Hookup Culture: the Reflection of Tea
I have tea. I won't spill everything, but recently one of my best boy friends made practically every mistake you can make when in a sexual/romantic setting. And I think his story is important to talk about.
My friend, not to be named, has the biggest heart out of everyone I know. He is probably 6’2”, and 180 lbs. of pure muscle. But I’ve seen him worry about how his tiny dog is sad because he didn’t pet her enough that hour. He’s a sweetie.
But after the girl he was seeing in the spring ended things for no reason, and then immediately started hooking up with other guys, he lost his sense of self. He has always worked out a lot but began to focus more on his appearance rather than his strength. With that came a change in what he did on the weekends.
A couple weeks ago, he went to a party (outside because of COVID) and had a little too much to drink. He was alone—none of our friends went with him and his sister left early. In the end, he had sex for the first time with a girl he met two hours before…without using a condom or other type of birth control.
When my friends and I heard, our first reaction was intense worry about him. We have spoken to him many times, and had contacted his parents prior to him having sex, in order to solidify his support network and get him back the caring boy of three months ago.
But our second reaction was fury. Even though we are supporting him through a tough time, it doesn’t excuse his behavior. Not only did he have unprotected sex with a stranger, he believed that it was not his responsibility to buy her Plan B (or any other emergency contraception). We practically forced him to Venmo her $50—though he did take her out to breakfast two days later to establish a connection and make sure she was alright. But as you can imagine, my girl friends and I are livid.
How could he not have considered that drunk unprotected sex impacted the girl he met? HOW?
When we talked about this as a big group (of roughly 16 people), we were split almost exactly by gender. Our boys thought that he needed to make mistakes to learn, and that it wasn’t his responsibility to have a condom OR provide emergency contraception. Maybe that thought is valid when thinking about math, crocheting, or baking. But when your mistakes have the potential to impact another person, such as endangering another person either emotionally or physically (pregnancy, STI, etc.), it is simply unacceptable.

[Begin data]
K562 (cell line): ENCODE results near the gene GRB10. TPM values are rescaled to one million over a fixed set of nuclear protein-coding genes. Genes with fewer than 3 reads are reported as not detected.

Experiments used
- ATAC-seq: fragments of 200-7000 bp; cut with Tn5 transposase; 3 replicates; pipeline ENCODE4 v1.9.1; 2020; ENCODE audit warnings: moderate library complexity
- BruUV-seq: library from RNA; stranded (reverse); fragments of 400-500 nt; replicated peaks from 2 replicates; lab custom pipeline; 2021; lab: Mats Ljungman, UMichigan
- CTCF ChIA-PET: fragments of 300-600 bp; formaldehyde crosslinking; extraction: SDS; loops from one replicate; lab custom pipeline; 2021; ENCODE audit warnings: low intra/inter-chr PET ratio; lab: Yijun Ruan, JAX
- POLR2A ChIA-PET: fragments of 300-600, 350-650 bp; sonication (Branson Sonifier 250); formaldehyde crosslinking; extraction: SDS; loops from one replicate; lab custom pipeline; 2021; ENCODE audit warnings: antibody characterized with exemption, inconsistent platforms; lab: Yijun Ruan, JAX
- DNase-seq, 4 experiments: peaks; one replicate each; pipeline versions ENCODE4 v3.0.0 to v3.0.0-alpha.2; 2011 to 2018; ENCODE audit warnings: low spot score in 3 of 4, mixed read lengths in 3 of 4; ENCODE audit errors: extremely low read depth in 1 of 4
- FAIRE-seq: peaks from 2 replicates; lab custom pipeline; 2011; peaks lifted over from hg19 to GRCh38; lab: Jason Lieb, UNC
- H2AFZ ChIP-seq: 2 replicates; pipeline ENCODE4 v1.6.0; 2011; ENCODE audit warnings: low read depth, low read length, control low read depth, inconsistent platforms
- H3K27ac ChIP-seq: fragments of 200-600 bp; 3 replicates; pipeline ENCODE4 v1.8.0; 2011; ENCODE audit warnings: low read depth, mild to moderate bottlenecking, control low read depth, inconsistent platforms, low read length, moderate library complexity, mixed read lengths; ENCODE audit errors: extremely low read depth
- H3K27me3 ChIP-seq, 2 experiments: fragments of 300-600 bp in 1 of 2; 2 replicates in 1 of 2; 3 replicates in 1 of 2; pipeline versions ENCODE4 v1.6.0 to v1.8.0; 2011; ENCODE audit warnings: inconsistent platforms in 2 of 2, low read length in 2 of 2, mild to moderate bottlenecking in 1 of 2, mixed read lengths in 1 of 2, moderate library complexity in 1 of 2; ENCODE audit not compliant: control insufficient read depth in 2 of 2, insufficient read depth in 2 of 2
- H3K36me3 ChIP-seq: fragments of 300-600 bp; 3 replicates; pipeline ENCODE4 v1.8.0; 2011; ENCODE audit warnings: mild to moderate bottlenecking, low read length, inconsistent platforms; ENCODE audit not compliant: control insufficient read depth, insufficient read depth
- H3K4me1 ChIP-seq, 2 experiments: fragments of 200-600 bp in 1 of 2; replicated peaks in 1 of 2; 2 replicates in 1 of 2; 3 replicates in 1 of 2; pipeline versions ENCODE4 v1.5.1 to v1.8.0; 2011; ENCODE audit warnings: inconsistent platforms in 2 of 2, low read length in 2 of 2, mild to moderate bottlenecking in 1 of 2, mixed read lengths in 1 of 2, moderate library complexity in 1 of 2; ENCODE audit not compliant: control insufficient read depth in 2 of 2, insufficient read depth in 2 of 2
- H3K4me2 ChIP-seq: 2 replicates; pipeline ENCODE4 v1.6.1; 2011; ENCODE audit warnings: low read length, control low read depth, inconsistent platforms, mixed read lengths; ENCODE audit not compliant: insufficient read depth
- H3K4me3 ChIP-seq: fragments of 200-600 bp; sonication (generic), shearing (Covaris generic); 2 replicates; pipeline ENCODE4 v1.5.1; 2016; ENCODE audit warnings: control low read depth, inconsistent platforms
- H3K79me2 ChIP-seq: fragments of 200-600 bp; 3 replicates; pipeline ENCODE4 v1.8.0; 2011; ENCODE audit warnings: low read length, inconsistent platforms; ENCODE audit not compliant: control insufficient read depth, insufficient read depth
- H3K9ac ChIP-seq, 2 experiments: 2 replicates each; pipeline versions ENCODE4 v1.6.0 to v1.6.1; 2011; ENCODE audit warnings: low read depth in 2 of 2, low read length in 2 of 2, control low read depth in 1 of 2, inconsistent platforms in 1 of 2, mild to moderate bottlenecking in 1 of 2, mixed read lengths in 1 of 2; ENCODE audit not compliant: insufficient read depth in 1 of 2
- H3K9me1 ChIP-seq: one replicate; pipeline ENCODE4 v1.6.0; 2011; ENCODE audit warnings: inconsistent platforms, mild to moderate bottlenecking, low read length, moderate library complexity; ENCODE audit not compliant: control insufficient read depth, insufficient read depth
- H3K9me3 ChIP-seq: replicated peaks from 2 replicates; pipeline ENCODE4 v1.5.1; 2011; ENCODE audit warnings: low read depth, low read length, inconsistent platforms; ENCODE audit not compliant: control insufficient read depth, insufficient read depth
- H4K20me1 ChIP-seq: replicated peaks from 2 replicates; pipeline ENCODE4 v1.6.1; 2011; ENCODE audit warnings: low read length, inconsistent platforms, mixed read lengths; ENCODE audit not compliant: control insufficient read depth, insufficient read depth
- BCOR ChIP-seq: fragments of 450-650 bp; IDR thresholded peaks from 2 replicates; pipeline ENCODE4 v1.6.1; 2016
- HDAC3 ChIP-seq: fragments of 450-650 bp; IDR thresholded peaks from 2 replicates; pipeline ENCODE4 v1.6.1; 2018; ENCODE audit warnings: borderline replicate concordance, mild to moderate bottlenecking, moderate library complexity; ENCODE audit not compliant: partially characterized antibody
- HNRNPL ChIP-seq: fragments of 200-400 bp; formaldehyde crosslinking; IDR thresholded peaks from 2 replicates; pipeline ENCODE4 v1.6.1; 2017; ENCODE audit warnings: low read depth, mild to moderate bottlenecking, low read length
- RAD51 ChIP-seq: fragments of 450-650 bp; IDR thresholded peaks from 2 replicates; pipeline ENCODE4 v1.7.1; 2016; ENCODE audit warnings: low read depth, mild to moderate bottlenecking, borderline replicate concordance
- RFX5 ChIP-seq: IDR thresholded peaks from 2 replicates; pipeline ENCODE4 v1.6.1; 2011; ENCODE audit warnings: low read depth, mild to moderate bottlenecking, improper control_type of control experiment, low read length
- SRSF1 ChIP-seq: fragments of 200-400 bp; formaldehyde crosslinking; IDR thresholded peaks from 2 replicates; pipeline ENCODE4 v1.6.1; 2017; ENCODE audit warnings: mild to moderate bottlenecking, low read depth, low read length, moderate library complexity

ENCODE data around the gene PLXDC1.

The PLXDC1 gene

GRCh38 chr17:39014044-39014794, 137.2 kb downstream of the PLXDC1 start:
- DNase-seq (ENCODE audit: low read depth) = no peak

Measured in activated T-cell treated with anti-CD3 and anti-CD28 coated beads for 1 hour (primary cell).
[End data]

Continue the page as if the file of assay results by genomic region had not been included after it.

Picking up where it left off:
What shocked me the most was their lack of understanding about power in sex. The guys had trouble sympathizing or understanding what the girl could be feeling—the fear or discomfort or insecurity in her health. We had to spend an hour explaining to them how male privilege and the male-centric sex ideal is hurtful to young girls and women. It is awful to think some of my best friends didn’t get that and even more horrible to consider all the people who don’t have friends to explain it to them or won’t listen when someone does try to teach them.
Beyond this individual incident, hookup culture in the US sets a precedent for a lack of mutually understood romantic commitment and sexual health responsibility. Don’t get me wrong, I support hooking up, understanding your own sexuality and pleasure. I also believe it is imperative that education and awareness about health and safety be at the forefront of the culture. I recently wrote a blog about how formative my own sex-ed was, and my friend’s story serves as a reminder of how critical it is for everyone have access to the same level of knowledge and resources.
My friend’s experience and our friend group’s reaction and reflection on it is important for a number of reasons. Primarily because it discusses a type of situation which is often a hypothetical, and can be looked over or satirized within sex ed. What I am talking about is incredibly common—I hear versions of it from schools all around my city. But when it happens to you, or a friend, it can seem so overwhelming it is hard to process its impact. People forget to put their own health and emotional well-being first, worried about popularity or how they appear to others.
I encourage you to walk away from this (or click away) with a renewed sense of the importance of you: your safety, your health, and your happiness. So, if this means exploring our resources at Power to Decide, or calling a friend or loved one to talk, do so.
But as a reminder—you always have support here.
Much love, Emma and the Power to Decide Team
Emma Dower is a rising senior at Sidwell Friends School. Emma hopes to study English and Gender Studies in college and pursue a career in social justice or communications.